Sarajevans fear for the future as peace brings its problems
The longed-for ceasefire has claimed tragic new victims, writes Emma Daly
Saturday 14 October 1995
The huge explosion that rocked the city less than 30 minutes after the truce began in fact was caused by the gas and electricity supplies reaching Sarajevo as a result of the cease-fire agreement with the Serbs.
Namik Brkonic, 19, switched on the bathroom light and blew up his family's flat. With 70 per cent burns, he is in a critical condition and may not even survive planned evacuation to Italy for specialist treatment.
"He's a friend of mine," said Semira Viteskic, a nurse caring for Namik in Kosevo hospital. "I could only recognise him by his blue eyes."
Namik and his parents, who also were burnt, are victims of the war as much as any sniper victim: the blue-striped garden hose piping gas illegally into a home-made burner is a typical household appliance here, where people have been forced to use any means possible to heat their homes through the bitter winters.
"At first I thought it was a shell, but when I saw there were no walls left on either side of the flat, I realised it was gas," said Namik's father, Ibrahim Brkonic, from the hospital bed where he lay, his hands and feet heavily bandaged. "It's very hard, because it happened on the day of the cease-fire."
The walls of the flat in a modern block, untouched by bullets or shrapnel, no longer exist. Not a brick or beam blocks the perfectly shaped holes in the ceiling and the floor.
The sight brings tears to the eyes of visiting friends. "Perhaps it's better to freeze than have your house explode," Omer Karalic said, grimly.
That is about as far as choice extends for many Sarajevans. "We have gas and electricity, but no water, and that is what we need most to survive," said Amer Klepo, a taxi-driving soldier. "It is not peace or freedom," added his friend, Dzenan Mujcinovic.
Their scepticism echoed that of another soldier - a Serb. "If they don't shoot, that's good. But I don't believe it. The Muslims are not to be trusted. They have zero intelligence," spat out a man at a checkpoint on the main road from Sarajevo to Pale, the nearby headquarters of the Bosnian Serbs.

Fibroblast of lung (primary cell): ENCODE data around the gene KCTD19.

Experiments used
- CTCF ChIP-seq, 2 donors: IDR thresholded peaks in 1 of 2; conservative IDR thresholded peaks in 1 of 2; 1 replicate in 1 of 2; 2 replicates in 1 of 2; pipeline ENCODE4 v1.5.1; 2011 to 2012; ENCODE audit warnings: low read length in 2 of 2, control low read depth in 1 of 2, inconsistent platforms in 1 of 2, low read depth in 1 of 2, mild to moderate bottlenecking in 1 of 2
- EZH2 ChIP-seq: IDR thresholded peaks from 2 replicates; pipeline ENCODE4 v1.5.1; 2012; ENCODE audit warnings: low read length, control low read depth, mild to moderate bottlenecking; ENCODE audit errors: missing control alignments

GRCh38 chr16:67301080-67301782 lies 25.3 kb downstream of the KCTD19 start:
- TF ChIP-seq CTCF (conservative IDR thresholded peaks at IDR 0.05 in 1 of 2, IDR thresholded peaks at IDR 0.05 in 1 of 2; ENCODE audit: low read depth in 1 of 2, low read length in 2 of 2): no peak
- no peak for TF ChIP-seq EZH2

No traffic had passed the checkpoint since the fighting began in April 1992. Weeds pushed through cracks in the tarmac, while plants overflowed from the verge.
A detachment of peacekeepers was hard at work, for the road leads to the besieged Muslim enclave of Gorazde in eastern Bosnia, and the Serbs have agreed under the cease-fire deal to open it to convoys of aid.
Some young French soldiers knelt on the road before a layer of earth and stones two inches thick, scraping delicately with hunting knives, in search of the deadly plastic mines buried within.
On a cliff high above, three Serb soldiers watched. A hundred yards up the road, UN bulldozers unceremoniously brushed aside the metal barriers that for more than three years have signified the boundary of no man's land. A Serb soldier had to stand aside. It was not surprising that he was cross, and he would not give his name.
Would we, as civilians, have problems driving along the road? "No. I'll check your car for weapons and ammunition, and double-check, and then you can go," the soldier said, to an audience of journalists and French officers. Then the peace-keepers drifted away.
He added: "Yes, of course you'll have problems. The road is closed. I am nothing, I have to wait for orders from my commanders. You can come here, but no further."
Miroslav Cvoro, another Bosnian Serb soldier at the checkpoint, looked wistful. "I think the cease-fire will be great, if both sides respect it. I just hope it's not another trick, because we all want to see the end of the war," he said.
"We're all tired of war. We can hardly wait for peace to come." And that is true for almost all Sarajevans.
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